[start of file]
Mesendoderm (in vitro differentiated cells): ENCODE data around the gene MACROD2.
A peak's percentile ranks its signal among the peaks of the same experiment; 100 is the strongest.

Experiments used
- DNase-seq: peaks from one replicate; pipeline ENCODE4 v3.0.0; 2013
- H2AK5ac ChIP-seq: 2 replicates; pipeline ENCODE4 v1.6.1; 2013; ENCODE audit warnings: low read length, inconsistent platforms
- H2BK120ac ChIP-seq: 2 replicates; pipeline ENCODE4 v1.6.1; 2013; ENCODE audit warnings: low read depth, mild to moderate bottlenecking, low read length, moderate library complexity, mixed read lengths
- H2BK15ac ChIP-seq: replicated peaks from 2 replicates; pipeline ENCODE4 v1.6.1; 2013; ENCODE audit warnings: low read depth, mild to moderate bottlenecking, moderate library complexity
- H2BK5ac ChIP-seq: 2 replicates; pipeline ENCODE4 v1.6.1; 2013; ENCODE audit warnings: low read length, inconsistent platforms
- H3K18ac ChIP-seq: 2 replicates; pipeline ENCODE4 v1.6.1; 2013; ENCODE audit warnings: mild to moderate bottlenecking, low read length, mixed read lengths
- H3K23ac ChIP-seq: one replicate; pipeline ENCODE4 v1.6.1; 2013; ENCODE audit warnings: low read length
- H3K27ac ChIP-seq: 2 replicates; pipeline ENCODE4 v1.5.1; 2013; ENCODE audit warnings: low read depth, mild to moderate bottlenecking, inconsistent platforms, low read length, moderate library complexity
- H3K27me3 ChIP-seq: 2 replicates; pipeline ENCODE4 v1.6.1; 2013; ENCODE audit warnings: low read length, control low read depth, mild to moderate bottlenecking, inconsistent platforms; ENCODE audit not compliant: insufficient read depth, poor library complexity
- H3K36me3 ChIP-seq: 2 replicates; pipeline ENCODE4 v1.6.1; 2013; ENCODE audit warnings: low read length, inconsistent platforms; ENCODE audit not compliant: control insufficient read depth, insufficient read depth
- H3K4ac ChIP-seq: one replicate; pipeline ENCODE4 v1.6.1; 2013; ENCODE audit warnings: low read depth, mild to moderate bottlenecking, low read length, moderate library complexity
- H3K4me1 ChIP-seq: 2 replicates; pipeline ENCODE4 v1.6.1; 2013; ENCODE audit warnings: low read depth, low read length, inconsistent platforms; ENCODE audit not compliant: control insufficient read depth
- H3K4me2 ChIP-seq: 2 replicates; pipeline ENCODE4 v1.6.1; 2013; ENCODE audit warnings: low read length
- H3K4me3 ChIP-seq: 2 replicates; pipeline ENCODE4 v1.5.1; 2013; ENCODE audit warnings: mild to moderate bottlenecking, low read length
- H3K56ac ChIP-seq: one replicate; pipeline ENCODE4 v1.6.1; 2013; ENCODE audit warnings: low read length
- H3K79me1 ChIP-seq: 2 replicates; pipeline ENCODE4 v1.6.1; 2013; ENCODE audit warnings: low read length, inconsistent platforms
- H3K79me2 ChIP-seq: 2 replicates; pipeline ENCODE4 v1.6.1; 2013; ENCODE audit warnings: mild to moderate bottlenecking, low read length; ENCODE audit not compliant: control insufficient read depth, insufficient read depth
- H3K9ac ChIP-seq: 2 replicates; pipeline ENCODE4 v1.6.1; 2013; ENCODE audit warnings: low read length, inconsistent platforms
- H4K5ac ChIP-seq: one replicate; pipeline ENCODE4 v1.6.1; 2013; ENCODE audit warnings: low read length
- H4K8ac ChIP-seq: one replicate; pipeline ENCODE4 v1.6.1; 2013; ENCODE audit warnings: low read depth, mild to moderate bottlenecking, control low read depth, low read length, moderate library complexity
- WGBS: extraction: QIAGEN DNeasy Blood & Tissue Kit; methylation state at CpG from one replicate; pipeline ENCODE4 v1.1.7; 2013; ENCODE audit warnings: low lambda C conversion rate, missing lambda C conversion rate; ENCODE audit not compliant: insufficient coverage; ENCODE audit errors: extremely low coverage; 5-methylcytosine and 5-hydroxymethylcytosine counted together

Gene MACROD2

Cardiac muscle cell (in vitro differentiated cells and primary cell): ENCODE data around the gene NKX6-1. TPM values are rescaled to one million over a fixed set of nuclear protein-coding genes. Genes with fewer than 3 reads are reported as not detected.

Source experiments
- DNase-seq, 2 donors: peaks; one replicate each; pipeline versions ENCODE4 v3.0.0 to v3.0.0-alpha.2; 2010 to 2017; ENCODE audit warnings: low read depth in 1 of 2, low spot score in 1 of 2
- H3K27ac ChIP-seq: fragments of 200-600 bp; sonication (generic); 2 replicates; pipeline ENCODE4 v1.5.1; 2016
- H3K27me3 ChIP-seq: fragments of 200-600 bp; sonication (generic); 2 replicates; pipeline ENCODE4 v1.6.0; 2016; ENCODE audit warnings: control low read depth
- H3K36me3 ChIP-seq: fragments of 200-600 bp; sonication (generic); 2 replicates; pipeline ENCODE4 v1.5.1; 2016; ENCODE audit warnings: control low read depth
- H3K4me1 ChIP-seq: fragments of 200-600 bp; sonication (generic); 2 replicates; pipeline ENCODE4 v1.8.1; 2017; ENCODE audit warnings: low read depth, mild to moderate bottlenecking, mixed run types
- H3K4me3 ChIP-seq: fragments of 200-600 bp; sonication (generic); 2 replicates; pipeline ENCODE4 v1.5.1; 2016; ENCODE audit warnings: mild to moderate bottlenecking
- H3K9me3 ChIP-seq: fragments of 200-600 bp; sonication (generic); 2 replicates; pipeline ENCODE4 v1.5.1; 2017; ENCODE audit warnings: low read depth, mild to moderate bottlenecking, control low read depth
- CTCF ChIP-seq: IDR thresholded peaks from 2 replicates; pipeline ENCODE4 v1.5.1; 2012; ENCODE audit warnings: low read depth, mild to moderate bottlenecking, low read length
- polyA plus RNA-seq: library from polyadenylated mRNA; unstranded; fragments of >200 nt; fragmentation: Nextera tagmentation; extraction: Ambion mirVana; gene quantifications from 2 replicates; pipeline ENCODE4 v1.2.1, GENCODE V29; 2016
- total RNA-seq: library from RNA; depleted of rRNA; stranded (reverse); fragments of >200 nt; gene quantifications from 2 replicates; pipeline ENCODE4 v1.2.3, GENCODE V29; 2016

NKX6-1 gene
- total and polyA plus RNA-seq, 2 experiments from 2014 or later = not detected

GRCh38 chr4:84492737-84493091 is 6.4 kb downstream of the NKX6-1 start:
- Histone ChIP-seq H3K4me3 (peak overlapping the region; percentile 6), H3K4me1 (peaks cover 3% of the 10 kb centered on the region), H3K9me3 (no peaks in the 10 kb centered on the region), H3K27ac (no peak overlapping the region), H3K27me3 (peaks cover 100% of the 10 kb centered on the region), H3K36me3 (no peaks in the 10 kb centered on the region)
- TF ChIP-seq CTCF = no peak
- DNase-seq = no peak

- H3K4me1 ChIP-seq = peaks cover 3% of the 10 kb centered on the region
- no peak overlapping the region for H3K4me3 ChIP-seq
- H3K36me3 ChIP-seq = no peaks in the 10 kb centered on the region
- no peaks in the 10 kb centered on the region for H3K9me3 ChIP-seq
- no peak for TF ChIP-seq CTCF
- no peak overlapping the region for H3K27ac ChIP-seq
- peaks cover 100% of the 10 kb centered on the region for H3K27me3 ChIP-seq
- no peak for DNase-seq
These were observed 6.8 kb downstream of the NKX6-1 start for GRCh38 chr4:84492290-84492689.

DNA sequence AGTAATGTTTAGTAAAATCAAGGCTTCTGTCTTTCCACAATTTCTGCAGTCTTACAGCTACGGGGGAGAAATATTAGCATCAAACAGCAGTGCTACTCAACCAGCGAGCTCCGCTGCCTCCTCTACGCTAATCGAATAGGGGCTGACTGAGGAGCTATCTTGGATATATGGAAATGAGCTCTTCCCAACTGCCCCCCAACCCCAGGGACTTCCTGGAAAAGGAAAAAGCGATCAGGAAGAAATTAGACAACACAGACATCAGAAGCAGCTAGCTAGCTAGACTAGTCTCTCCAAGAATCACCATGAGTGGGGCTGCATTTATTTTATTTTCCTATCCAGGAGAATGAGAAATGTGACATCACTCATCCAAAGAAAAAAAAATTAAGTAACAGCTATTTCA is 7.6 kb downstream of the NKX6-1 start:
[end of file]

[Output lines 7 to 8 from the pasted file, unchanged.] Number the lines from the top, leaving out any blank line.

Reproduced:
- H2BK15ac ChIP-seq: replicated peaks from 2 replicates; pipeline ENCODE4 v1.6.1; 2013; ENCODE audit warnings: low read depth, mild to moderate bottlenecking, moderate library complexity
- H2BK5ac ChIP-seq: 2 replicates; pipeline ENCODE4 v1.6.1; 2013; ENCODE audit warnings: low read length, inconsistent platforms